- Consumption of excess sugar over the long-term has been associated with memory loss, Alzheimer's Disease and mood disorders. This is especially the case with high-fructose corn syrup, a more concentrated, although cheaper form of sugar. It is found frequently in packaged, processed foods including: spaghetti sauce, soda drinks, ice cream, yogurt, applesauce, bread, ketchup and even cough syrup. It is literally in everything we buy at the store these days and unlike glucose, fructose can only be broken down by the liver. (Source: Natural News and "How Bad for You is High Fructose Corn Syrup?" on How Stuff Works)
So if sugar is in nearly all the foods we eat, how do we eliminate it from our diet?
The human body actually needs sugar; it's a carbohydrate necessary and important for energy. Carbs come in the form of sugars, starches, and fiber. According to the National Institutes of Health (NIH), the average diet should contain 40% to 60% carbohydrates and that most of them should be from complex carbohydrates, found in starchy foods and natural sugars. Unlike refined sugars found in processed foods, complex carbohydrates contain nutrition vital for health: vitamins, minerals and fiber.
The NIH recommends:
- limit refined sugars: table sugar, honey, candy, soda, and syrups. This is likely the sugar that Dr. Robinson is referring to when he says "No sugar," although he did say that they used honey on occasion. Honey does contain vitamins and minerals but only in trace amounts. Most people tend to use less of it because it is sweeter than table sugar.
- increase intake of whole foods such as fruits and vegetables, legumes and whole grains (rice, cereal, breads)
- consuming food (carbohydrates, vitamins and minerals) in its most natural form is best.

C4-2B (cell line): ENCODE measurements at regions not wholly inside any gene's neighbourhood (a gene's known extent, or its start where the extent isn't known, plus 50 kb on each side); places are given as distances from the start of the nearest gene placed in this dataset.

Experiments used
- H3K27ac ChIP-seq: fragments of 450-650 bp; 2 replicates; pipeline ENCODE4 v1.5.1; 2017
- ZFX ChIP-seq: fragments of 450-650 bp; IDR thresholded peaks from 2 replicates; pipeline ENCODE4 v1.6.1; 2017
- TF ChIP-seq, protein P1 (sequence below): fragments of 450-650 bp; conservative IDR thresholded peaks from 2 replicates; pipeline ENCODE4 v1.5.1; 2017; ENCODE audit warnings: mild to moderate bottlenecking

For those of us who want to get more serious about getting rid of the sugar in our lives, here's another more detailed approach.
- Read the labels on food, paying particular attention to high fructose corn syrup, sugar, cane juice and molasses. Only buy products with the lowest total sugar content.
- Purchase only fruit that is fresh and unprocessed or fruits that come packed in juice, or water. Light syrup is a better choice than heavy syrup.
- Buy plain yogurt and stir in fresh fruit or home-made preserves, instead of the sweetened kind.
- Do not buy junk foods: they are high in refined sugar. Packaged baked goods, candy, sodas, sport drinks, Kool-Aid type drinks, and desserts fall under this category. Graham crackers, vanilla wafers and bagels are better choices.
- Purchase dry roasted nuts, tortilla chips and popcorn for healthier snack foods.
- Opt for home-made foods made with less sugar over store-brought, packaged processed food items. Make your own preserves, tomato sauces and salad dressings, for example. If you must have baked goods, make them yourself at home.
- Cut back on use of table sugar for fresh fruit, coffee, tea and cereal.
- Opt for water and unsweetened drinks instead of soda and store-brought fruit juice
- Rely on spices such as cinnamon, ginger and nutmeg to flavor foods.
Children and Sugar: The Facts
Kids are still getting too much sugar, regardless of family income level or socioeconomic status.
Most of the excess sugar is from food sources when compared to drinks, although 40% of sugars are from drinks.
Most of the added sugar children consume are from processed foods, especially packaged breakfast bars, granola bars, cereals with high sugar content, and candy.
Teenagers in the U.S. are taking in 28 teaspoons of added sugar on a daily basis on average. (Source: American Heart Association)
Children younger than 12, according to the USDA has an intake of over 40 pounds of added sugar each year at a rate of 32 teaspoons daily. (Source: American Heart Association)